Finding a World Cup favorite

Suzanne Fields
|
Posted: Jun 14, 2006 9:05 AM

Soccer was never my game. But a recent visit to Berlin, just before the World Cup games began, showed me the electric excitement generated by a sport I knew nothing about. For most of the rest of the world, the World Cup is the World Series, the Super Bowl and the NBA finals writ large. Watching several games with Latin-American waiters and bartenders back in Washington even taught me a few intricacies of the game.
 
Nevertheless, for an American, picking a team to root for is easier based on the culture and politics of the country rather than the country's team. Having family and friends in Germany made it easy for me to root for Germany in its first-round 4 to 0 victory over Costa Rica. My daughter telephoned from Berlin to report that every time the German team scored, the windows rattled in the apartments and shops above the park where she sat with my twin granddaughters.

But my favorite first-round game was between Mexico and Iran, played in Nuremberg. Anybody playing Iran was my team. Mahmoud Ahmadinejad, the nutty but dangerous president of Iran, the denier of the Holocaust and sworn enemy of America and the West, naturally roots for Iran. That was more than enough to make Mexico my team. Unfair though this might be to the Iranian players, who may not like their president any more than I do, Iran became if only for a moment the Dallas Cowboys for a long-suffering Washington Redskins fan.

And it's not just me. A crowd of more than 1,200 persons, including prominent German politicians and Jewish leaders living in Germany, used the occasion to protest the Iranian president's denial of the Holocaust and his implied threat to "wipe Israel off the map." President Ahmadinejad told the German newsmagazine der Spiegel on the eve of the games: "If there really had been a Holocaust, Israel ought to be located in Europe, not in Palestine."

Germany has done more than any other European country to confront its anti-Semitic past, and the Germans are particularly sensitive to the Iranian president's over-the-top rhetoric. "We're clearly showing that Bavaria, Germany and the entire Western world stand firmly on the side of Israel and its Jewish citizens," Gunther Beckstein, Bavaria's interior minister and a member of the conservative Christian Social Union party, told the protesting crowd before the Mexico-Iran match. President Ahmadinejad's threatening language had put him outside the boundaries of the civilized world.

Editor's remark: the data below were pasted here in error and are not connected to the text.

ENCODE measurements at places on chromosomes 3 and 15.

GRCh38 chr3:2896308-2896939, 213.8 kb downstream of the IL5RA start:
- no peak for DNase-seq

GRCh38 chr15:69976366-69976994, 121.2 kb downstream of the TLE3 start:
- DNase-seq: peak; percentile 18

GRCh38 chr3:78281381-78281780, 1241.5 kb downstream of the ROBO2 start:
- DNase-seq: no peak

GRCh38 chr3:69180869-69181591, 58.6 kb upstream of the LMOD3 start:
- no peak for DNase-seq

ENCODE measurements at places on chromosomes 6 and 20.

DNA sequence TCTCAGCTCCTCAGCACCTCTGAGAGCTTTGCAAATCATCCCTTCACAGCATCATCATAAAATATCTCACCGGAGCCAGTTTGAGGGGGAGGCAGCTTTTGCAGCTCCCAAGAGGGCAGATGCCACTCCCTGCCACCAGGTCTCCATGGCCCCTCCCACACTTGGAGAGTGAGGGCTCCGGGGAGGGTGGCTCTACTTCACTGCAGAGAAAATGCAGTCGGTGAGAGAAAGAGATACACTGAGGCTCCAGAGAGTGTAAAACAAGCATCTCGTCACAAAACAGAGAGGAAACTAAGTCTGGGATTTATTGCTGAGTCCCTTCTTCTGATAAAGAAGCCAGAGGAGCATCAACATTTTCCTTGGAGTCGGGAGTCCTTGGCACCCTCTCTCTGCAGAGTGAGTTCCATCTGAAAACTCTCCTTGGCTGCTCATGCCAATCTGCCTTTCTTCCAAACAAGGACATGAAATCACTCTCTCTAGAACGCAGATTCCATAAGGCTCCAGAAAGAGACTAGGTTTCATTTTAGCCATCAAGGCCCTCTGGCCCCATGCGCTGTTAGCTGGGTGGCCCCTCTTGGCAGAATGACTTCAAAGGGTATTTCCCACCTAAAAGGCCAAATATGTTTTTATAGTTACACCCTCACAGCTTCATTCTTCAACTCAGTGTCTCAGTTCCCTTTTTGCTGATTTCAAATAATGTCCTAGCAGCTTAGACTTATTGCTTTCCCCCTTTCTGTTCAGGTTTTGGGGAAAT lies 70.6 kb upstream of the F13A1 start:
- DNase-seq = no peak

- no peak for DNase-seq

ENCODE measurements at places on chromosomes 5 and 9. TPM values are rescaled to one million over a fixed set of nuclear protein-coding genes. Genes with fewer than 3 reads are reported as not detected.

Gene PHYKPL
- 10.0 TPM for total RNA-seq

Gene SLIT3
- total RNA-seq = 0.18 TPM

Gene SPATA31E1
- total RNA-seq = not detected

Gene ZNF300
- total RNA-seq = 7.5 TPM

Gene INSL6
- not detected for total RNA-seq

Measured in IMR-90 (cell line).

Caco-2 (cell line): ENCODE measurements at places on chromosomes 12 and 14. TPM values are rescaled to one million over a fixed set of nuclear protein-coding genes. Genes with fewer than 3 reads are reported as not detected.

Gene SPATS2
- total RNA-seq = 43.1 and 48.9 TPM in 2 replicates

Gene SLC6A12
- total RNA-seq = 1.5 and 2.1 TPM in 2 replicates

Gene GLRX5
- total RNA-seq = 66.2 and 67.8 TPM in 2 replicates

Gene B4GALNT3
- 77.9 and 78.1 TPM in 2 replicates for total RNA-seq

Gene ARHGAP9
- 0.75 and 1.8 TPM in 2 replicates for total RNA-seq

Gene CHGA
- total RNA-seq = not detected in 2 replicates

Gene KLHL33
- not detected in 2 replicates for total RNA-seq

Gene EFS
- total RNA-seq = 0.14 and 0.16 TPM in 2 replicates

The denial of the Holocaust by the head of a nation is remarkable if only for being incredible, but President Ahmadinejad has a willing audience in the Islamic countries, where hatred of the Jews is the first article of the faith. The neo-Nazis in Germany have adopted Iran as their favorite team and continue to deny the Holocaust, too, but theirs is more likely convenient pretense. But the skinheads and thugs are particularly worrisome because the second-round match between Iran and Angola will be played in Leipzig, in the state of Saxony where the neo-Nazi National Democratic Party won 10 percent of the vote in the latest state parliamentary elections.

Germany, ever eager to show the world that its ugly past is truly past, was embarrassed when an African organization published a guide of "no-go" hot spots considered dangerous for dark-skinned fans to visit during the World Cup games. The issue of racism bubbled up in Potsdam when several men brutally beat an Ethiopian with German citizenship. The incident was exacerbated when Wolfgang Schauble, the federal interior minister, trying to cast doubt on the racist motivations of the mob, observed that "blond, blue-eyed people are also victims of violence." He quickly regretted the remarks and later said that it's important to fight all kinds of "extremism, violence and xenophobia." As hard as most Germans try to overcome their past, some of them still don't get it.

Islamist extremism is part of the modern mix; that's why most Germans don't want the Iranian President to attend any of the games. Michael Friedman, former deputy leader of Germany's Central Council of Jews, focused the issue succinctly. "We cannot greet the Hitler of the 21st century with a diplomatic line of least resistance," he said. "We have learned that you must resist from the very beginning." That's the lesson Germany and a large part of the rest of the world took a very long time to learn.